Seventh, it has buttressed my belief that this is a time and circumstance in which philanthropy – in all its forms – matters.

It matters in its ability to invest in frontline racial justice workers . . . To use its institutional voice to contribute to, and fortify, a growing chorus of those who seek fundamental change . . . To remind elected officials that racial justice is not a one-and-done, but instead a commitment to making countless continuing assaults on practices and policies that are too readily seen as intractable and beyond hope of reform . . . To provide spaces for wickedly difficult conversations among those who may not otherwise have the financial luxury to join in shared learning and common purpose.

And eighth, it has reinforced just how important Kresge’s internal diversity, equity and inclusion journey has been and will continue to be.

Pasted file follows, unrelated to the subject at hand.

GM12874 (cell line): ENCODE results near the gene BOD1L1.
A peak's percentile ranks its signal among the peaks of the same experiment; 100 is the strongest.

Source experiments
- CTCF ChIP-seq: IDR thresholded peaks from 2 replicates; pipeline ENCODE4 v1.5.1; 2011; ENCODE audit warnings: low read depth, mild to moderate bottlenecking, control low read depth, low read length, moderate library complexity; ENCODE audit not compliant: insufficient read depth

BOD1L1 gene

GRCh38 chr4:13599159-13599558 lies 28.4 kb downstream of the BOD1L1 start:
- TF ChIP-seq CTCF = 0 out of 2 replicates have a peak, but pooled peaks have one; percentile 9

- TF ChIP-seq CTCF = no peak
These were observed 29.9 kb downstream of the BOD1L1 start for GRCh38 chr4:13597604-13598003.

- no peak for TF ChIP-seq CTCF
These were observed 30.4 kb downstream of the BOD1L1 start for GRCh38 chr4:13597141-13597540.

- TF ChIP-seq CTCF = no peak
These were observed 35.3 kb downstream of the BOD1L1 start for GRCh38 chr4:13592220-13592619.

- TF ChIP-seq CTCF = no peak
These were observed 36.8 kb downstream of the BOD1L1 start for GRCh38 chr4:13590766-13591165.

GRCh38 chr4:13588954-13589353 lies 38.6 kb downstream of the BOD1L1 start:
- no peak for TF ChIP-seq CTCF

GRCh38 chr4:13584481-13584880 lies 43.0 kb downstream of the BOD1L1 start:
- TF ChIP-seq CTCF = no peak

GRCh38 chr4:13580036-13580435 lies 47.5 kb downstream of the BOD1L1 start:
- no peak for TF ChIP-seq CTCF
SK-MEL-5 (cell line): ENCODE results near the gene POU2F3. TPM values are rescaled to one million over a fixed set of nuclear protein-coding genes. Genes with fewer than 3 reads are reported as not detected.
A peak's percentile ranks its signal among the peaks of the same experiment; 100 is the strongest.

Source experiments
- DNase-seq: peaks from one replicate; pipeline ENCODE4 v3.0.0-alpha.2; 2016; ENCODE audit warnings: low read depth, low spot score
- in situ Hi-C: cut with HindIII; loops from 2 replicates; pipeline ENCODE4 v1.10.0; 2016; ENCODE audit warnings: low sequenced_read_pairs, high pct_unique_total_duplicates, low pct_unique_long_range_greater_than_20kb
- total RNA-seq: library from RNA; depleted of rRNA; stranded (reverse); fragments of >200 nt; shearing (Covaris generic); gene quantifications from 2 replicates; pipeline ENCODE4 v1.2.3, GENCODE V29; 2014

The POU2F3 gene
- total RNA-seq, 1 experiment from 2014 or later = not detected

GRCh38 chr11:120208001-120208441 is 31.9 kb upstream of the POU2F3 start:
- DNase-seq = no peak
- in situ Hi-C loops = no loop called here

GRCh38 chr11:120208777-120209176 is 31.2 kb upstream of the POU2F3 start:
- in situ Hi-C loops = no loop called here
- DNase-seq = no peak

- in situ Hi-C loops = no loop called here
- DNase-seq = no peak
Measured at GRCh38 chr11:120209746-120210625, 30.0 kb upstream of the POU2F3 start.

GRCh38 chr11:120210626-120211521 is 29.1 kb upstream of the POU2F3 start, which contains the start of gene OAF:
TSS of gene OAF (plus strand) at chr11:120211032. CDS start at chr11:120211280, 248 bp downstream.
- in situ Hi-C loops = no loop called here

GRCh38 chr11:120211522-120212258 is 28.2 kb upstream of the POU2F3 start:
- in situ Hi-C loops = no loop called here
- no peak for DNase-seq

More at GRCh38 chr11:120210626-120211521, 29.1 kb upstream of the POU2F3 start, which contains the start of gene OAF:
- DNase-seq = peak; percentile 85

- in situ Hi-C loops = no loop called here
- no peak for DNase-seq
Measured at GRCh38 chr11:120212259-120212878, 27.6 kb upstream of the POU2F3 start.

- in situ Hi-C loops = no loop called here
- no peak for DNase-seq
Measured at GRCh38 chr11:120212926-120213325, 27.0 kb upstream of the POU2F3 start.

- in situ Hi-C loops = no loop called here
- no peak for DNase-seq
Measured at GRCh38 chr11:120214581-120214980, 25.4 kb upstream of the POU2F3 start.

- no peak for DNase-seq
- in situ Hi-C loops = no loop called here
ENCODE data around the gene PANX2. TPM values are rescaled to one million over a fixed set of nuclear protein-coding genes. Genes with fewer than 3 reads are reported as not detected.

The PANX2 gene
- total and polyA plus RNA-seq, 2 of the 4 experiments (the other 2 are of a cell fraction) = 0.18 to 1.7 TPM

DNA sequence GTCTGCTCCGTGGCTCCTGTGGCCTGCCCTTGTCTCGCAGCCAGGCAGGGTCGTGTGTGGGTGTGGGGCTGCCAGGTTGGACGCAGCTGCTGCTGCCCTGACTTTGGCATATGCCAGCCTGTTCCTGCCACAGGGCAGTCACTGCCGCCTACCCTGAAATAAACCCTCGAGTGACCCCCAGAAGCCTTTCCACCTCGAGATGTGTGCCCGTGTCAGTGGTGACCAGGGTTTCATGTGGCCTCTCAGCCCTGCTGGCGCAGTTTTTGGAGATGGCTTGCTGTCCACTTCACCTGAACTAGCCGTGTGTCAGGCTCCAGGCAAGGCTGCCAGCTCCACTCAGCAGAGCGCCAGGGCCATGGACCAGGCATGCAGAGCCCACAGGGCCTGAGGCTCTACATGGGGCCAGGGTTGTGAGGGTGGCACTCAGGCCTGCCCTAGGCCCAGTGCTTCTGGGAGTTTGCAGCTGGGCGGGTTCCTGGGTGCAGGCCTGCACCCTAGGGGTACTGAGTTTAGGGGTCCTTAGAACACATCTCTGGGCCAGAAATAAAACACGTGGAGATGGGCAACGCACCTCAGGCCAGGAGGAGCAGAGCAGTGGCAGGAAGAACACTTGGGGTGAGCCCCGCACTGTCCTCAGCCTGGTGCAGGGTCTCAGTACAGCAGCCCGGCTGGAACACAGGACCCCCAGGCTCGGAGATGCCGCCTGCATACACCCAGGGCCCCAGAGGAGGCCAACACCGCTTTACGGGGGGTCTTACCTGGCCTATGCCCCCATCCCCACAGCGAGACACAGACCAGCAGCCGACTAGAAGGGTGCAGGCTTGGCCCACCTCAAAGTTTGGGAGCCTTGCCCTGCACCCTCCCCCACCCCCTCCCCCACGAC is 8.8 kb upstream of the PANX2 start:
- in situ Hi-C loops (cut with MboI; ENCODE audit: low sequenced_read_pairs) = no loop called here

We must continue to excavate the layers of inequity that have accreted through this nation’s history, infiltrating every aspect of community life . . . to explore our individual and shared assumptions and norms about inclusion . . . to interrogate our talent, purchasing, and investing practices . . . and to recommit to the centrality of racial equity in all we do as an organization, both inside our walls, in the broader community, and throughout each and every program.

George Floyd’s death cannot become just a moment’s deviation from an unchanging reality. We proceed with the conviction that it has not become that, and will not – that it instead moves us with greater intentionality and speed along the arc of justice toward which Dr. King’s moral universe bends.